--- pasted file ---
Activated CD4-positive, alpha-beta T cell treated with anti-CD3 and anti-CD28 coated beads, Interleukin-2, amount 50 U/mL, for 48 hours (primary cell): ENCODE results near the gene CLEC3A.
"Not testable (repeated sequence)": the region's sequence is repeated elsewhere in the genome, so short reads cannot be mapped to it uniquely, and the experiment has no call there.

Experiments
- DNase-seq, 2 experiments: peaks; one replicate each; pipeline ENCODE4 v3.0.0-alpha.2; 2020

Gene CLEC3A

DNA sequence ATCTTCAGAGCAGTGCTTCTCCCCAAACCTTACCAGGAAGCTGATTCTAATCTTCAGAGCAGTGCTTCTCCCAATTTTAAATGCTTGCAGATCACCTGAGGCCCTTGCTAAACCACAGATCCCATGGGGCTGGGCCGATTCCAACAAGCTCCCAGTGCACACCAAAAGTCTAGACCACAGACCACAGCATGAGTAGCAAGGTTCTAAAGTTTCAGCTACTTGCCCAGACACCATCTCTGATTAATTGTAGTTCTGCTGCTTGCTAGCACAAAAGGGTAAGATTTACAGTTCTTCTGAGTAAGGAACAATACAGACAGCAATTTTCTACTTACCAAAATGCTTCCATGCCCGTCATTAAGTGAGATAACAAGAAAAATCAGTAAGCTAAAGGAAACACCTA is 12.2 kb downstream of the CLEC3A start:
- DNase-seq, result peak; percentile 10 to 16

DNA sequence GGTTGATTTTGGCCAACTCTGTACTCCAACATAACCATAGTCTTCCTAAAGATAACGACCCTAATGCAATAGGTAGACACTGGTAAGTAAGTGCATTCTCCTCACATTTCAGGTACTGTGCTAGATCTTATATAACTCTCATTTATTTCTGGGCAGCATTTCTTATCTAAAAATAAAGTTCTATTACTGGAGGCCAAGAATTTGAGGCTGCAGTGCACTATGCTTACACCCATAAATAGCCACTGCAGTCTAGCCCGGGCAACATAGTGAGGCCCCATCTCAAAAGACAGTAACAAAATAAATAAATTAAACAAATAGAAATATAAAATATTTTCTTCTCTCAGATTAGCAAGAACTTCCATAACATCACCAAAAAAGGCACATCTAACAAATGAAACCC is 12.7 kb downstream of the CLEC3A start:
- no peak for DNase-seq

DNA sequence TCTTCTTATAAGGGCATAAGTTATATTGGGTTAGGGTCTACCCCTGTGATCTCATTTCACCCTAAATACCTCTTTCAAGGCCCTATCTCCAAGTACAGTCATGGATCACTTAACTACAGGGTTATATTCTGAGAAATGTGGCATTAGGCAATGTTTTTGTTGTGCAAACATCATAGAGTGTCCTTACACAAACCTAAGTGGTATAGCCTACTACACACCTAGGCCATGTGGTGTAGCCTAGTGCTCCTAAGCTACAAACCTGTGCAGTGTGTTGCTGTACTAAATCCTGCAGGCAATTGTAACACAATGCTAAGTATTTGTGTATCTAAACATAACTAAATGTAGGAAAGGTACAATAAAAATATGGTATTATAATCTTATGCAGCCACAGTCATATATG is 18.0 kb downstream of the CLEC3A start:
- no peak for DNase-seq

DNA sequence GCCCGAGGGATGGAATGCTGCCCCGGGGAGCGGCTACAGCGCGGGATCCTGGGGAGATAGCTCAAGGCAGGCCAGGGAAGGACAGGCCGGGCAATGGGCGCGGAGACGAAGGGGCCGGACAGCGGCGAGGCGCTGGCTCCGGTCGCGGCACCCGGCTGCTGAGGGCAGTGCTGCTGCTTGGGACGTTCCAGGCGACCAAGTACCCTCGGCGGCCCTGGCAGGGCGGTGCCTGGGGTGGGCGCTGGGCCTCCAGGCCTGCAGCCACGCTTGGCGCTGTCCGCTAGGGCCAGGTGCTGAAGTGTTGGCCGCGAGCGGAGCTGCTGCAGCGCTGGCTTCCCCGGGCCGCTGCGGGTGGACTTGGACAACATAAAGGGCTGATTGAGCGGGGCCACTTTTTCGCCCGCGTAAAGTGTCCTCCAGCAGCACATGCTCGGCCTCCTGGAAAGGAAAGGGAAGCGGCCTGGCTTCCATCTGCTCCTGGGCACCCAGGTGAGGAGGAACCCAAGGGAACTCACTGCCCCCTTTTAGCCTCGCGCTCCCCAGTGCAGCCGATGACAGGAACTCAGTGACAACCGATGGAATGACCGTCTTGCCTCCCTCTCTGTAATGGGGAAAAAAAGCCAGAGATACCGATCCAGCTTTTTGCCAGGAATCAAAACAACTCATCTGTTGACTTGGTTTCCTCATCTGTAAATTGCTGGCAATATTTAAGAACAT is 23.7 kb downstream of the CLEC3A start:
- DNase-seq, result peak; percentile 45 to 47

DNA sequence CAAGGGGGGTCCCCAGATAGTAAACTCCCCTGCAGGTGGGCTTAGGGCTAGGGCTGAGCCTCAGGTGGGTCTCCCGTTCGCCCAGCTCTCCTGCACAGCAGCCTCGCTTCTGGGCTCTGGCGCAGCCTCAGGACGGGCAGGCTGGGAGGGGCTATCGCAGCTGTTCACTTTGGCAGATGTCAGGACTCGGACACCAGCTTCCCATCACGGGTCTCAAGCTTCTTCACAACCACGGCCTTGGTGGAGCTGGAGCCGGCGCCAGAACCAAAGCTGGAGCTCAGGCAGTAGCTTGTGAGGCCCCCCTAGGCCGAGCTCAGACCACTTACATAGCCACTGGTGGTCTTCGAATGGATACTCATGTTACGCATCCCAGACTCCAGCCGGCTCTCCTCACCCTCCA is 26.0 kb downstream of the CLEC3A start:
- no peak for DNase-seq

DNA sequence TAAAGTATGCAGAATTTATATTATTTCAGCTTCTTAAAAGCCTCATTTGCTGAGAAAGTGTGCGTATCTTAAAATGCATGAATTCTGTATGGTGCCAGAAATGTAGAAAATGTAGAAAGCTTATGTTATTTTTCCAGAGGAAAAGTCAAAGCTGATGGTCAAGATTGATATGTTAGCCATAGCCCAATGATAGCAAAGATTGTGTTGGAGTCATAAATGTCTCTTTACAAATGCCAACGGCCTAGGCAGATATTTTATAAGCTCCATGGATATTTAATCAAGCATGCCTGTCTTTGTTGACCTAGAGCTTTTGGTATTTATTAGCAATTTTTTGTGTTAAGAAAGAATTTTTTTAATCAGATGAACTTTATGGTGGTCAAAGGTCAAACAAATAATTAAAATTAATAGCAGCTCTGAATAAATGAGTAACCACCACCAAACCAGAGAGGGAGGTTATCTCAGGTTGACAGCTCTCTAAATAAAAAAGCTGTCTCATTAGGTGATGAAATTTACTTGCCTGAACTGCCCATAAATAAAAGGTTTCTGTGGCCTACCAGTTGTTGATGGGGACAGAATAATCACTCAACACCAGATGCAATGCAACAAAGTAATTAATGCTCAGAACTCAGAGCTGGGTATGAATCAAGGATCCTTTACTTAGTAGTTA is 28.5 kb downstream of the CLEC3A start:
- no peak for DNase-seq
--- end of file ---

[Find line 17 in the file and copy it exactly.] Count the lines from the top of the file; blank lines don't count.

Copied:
- no peak for DNase-seq